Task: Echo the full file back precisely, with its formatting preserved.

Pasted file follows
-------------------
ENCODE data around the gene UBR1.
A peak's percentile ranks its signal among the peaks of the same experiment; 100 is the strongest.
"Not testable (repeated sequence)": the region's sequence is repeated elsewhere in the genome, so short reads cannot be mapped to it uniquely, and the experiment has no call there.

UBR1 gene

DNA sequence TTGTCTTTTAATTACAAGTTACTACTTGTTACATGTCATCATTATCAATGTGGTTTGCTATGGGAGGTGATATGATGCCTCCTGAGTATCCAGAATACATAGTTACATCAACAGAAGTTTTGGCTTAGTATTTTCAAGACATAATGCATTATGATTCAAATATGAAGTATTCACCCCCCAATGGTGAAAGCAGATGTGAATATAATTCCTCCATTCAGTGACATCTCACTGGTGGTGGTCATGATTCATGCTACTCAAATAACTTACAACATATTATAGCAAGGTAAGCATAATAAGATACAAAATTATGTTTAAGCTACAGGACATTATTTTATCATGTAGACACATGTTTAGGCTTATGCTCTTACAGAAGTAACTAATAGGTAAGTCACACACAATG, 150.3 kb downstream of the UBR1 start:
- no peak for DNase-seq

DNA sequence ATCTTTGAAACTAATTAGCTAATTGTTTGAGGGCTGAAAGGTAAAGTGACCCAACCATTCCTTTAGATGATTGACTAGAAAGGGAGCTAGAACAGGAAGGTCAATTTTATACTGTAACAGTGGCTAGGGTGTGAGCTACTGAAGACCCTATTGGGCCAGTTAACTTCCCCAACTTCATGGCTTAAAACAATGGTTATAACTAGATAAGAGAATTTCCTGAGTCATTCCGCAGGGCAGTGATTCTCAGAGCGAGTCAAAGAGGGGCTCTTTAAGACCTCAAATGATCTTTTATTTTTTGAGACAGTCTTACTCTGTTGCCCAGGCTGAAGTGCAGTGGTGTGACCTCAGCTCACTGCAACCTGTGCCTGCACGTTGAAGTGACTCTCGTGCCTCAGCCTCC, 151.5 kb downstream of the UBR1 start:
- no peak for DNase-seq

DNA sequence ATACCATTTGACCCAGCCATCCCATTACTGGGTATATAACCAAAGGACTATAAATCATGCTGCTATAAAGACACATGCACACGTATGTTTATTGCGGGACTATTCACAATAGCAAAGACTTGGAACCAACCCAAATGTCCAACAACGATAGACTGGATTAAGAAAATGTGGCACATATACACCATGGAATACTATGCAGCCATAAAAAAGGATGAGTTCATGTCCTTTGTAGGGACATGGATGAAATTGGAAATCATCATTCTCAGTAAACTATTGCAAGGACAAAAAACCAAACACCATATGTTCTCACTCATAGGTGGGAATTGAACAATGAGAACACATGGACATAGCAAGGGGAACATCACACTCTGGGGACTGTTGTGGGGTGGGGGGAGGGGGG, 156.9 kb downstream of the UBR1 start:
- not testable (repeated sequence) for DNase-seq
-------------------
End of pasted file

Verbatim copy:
ENCODE data around the gene UBR1.
A peak's percentile ranks its signal among the peaks of the same experiment; 100 is the strongest.
"Not testable (repeated sequence)": the region's sequence is repeated elsewhere in the genome, so short reads cannot be mapped to it uniquely, and the experiment has no call there.

UBR1 gene

DNA sequence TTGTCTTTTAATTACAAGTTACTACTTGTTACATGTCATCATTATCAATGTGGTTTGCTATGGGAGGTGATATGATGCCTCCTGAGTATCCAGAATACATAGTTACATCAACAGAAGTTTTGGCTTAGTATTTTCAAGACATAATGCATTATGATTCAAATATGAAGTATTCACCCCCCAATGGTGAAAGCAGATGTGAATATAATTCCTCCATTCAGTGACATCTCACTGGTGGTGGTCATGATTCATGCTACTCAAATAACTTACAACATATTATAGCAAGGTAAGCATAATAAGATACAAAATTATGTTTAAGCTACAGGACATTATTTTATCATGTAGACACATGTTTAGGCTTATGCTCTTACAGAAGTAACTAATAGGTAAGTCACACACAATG, 150.3 kb downstream of the UBR1 start:
- no peak for DNase-seq

DNA sequence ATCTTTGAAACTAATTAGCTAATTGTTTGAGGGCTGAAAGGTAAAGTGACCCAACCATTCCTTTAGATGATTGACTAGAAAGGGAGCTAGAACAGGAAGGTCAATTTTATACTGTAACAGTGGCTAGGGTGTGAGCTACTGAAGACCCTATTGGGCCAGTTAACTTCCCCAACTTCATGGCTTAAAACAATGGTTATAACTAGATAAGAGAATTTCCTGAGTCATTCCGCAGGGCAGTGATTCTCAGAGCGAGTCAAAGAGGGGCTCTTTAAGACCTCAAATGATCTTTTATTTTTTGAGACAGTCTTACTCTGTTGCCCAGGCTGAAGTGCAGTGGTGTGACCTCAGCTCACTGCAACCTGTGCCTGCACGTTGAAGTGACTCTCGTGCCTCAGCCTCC, 151.5 kb downstream of the UBR1 start:
- no peak for DNase-seq

DNA sequence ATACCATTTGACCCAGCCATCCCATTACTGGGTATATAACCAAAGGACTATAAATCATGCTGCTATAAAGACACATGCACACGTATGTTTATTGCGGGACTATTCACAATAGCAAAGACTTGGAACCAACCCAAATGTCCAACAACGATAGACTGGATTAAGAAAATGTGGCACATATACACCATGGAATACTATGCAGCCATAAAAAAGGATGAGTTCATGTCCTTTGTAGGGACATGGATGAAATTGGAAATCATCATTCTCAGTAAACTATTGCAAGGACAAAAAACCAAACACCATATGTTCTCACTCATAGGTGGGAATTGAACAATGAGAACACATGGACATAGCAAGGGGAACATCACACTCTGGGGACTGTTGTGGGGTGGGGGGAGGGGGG, 156.9 kb downstream of the UBR1 start:
- not testable (repeated sequence) for DNase-seq